Concertinas were scientifically optimised instruments. Their near-circular shape allowed a highly efficient distribution of bellow-activated brass reeds. The fingering system allocated alternate notes to right and left hands, permiting rapid runs. In accordance with the latest German acoustical theory octaves were broken into fourteen enharmonic tones instead of the usual twelve : G# played as a separate note from Ab, D# and Eb. When Wheatstone concertinas were exhibited at the Crystal Palace in the Great Exhibition of 1851, Hector Berlioz picked them out as having true musical potential, unlike all but one of the other 'abortive and useless' experiments on display (the other exception being the saxaphone) As a composer, however, he was concerned that the instrument's range had not been standardised: some went higher, some went lower, depending on the manufacturer's whim.
A bigger issue was that rival manufacturers of the new instrument patented their own arrangement of notes and buttons. Wheatstone himself marketed two distinct systems, the first ('English') allocating notes on stave lines to the right hand and spaces to the left, the second ('Double' or 'Duet') giving all low notes to the left hand and high to the right. Other manufacturers applied the suck-blow principle of the mouth organ to offer cheaper diatonic 'Anglo-German' or 'Anglo' instruments where the notes played by buttons would change with each shift of the bellows.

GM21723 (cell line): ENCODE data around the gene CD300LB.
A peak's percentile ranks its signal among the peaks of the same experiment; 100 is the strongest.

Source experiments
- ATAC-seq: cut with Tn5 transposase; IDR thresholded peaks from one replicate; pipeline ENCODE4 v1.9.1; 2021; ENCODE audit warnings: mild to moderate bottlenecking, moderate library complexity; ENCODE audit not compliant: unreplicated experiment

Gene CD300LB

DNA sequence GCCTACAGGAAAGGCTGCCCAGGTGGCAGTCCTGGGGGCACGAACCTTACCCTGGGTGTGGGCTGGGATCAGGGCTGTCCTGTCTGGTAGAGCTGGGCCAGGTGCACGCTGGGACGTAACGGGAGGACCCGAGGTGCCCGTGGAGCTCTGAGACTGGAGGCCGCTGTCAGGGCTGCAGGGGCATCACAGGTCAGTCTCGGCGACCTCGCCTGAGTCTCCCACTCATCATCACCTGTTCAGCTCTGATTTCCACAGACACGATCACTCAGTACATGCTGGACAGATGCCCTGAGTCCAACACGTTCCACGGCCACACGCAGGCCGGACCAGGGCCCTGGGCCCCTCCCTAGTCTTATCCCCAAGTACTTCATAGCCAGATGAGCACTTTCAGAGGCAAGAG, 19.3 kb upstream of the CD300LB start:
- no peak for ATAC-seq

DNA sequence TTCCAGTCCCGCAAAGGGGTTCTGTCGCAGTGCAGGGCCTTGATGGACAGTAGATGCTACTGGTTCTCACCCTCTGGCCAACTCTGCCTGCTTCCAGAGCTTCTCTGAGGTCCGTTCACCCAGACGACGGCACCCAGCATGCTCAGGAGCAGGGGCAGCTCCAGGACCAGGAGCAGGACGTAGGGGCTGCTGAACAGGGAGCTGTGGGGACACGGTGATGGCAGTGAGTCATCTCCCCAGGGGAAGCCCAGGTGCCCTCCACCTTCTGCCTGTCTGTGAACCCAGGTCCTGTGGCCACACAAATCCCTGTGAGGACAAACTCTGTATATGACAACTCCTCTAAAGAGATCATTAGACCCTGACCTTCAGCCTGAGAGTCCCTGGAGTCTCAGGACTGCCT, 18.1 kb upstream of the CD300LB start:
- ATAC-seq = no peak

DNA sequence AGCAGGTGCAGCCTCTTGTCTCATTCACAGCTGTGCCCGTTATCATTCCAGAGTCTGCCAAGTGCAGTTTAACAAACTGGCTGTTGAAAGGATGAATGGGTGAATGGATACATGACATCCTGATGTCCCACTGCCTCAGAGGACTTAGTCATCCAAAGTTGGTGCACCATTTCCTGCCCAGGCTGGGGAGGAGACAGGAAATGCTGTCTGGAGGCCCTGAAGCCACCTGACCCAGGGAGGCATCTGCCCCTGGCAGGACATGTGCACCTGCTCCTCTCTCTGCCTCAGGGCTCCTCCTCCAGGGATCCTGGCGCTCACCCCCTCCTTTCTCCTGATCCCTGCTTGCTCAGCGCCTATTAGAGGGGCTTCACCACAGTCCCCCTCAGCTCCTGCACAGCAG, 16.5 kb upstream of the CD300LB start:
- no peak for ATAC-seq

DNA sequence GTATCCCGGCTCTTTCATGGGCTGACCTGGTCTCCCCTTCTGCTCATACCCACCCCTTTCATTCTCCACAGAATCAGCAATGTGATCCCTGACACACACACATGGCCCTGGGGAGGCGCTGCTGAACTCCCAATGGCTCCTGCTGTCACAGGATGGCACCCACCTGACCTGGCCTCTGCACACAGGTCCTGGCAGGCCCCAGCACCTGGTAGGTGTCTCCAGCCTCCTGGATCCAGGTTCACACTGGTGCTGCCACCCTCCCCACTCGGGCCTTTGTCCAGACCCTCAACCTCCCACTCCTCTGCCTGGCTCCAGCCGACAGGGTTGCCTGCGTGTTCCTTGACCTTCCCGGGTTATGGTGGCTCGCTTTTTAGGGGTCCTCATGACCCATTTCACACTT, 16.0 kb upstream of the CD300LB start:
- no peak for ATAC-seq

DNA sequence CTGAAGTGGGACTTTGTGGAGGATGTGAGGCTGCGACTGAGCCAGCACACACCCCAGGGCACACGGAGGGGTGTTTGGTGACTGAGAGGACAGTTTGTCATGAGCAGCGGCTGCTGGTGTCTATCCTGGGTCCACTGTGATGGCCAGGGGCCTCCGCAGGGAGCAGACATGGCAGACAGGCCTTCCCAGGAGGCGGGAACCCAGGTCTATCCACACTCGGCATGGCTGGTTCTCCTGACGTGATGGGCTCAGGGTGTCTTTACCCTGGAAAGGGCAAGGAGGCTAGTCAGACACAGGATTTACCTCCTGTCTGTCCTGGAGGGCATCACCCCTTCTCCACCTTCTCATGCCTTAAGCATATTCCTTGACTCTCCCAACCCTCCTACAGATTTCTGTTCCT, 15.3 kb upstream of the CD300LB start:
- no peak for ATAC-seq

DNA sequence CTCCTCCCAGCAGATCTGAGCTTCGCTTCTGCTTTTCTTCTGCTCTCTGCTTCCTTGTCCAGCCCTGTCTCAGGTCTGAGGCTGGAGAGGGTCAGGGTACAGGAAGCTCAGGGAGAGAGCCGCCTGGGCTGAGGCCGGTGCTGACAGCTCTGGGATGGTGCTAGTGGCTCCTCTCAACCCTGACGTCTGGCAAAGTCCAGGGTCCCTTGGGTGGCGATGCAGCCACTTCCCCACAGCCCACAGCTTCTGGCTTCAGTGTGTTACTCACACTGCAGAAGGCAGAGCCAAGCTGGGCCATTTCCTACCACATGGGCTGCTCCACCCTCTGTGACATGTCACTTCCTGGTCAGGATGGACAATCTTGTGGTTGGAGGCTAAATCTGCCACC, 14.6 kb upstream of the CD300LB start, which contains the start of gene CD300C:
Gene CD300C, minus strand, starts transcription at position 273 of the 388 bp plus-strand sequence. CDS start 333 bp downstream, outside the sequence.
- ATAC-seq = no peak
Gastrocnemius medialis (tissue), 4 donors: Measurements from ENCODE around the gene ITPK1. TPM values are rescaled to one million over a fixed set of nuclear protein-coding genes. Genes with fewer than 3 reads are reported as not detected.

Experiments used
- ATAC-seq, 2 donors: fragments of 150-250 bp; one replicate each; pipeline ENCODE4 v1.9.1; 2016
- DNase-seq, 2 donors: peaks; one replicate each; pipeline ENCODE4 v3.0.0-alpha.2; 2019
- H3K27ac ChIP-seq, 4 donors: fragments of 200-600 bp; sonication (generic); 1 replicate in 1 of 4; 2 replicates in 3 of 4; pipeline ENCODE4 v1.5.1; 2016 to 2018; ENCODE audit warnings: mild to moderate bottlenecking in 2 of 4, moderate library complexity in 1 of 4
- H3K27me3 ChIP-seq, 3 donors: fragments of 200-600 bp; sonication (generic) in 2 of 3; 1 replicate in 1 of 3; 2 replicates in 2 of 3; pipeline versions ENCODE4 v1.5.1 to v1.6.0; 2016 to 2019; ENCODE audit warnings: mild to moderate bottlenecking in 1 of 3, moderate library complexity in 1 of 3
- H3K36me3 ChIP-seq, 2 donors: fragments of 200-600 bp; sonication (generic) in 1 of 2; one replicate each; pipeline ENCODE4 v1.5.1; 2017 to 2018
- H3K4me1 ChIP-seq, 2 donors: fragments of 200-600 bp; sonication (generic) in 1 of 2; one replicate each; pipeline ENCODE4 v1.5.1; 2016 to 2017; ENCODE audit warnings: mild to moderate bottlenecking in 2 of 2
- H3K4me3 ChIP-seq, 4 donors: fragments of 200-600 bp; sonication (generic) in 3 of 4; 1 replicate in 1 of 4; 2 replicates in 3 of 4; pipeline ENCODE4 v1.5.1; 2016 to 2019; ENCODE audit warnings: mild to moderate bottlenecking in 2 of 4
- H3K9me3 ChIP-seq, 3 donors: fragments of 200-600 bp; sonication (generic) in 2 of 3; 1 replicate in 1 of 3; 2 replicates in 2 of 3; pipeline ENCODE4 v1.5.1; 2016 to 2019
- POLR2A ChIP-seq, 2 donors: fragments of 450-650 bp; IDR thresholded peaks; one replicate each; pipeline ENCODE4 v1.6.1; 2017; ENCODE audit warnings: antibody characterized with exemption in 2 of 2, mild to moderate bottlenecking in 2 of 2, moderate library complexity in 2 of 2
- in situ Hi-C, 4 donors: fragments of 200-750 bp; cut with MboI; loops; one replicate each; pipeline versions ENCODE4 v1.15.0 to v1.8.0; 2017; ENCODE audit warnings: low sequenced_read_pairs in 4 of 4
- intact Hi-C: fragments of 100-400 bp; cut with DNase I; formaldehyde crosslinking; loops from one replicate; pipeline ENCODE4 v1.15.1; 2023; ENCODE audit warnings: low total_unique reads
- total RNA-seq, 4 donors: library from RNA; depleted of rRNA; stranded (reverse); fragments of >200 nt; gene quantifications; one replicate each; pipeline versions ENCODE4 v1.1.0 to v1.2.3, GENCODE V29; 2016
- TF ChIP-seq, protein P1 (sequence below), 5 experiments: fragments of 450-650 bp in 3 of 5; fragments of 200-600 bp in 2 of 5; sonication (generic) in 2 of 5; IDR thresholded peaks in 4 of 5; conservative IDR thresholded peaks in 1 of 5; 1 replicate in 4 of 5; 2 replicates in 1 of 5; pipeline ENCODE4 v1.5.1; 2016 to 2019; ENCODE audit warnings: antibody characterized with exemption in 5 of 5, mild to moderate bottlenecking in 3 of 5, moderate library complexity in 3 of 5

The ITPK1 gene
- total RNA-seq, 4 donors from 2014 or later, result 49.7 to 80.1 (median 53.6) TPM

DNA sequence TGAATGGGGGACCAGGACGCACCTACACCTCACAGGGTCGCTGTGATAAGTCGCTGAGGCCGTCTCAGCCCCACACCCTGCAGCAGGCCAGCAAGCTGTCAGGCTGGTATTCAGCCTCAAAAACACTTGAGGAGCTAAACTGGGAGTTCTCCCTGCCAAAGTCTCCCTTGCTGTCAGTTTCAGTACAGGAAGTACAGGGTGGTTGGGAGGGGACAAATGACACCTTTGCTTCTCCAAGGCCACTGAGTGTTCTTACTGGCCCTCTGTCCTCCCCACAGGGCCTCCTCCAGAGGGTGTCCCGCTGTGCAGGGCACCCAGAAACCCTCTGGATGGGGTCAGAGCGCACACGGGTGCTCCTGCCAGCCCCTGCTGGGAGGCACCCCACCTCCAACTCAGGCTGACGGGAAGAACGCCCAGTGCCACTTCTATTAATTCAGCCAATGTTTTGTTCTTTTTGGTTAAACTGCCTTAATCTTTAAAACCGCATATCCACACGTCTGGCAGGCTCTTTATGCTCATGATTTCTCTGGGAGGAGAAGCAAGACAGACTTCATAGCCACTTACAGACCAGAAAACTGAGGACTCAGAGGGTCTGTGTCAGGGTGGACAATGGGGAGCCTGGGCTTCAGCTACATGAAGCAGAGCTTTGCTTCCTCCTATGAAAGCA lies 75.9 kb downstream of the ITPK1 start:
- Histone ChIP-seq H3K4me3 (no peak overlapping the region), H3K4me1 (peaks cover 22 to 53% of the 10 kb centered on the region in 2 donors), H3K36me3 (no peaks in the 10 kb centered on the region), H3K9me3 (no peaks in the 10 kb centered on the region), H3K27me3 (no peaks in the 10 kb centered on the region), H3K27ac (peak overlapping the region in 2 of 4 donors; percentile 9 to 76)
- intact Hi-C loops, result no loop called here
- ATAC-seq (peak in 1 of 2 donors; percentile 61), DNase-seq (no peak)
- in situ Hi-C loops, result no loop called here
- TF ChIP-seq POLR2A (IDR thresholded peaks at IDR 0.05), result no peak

Fresh entrants to the market brought their own improvements. John Hill MacCann patented a different ‘Duet’ arrangement in 1898; the Liverpool musical instrument manufacturers Crane & Sons developed their own system, mass-produced for the Salvation Army under the 'Triumph' brand; a fourth Duet system closer to the Anglo was devised by Charles Jeffries and produced from the 1890s; the Wheatstone Company returned to the fray with a fresh re-arrangement in 1950; and Brian Hayden patented yet another Duet system (patent GB2131592) as recently as 1986. The consequence is that apparently identical squeezeboxes are playable only if your fingers happen to be trained on their particular pattern. Any student of the concertina has to choose between ten incompatible operating systems.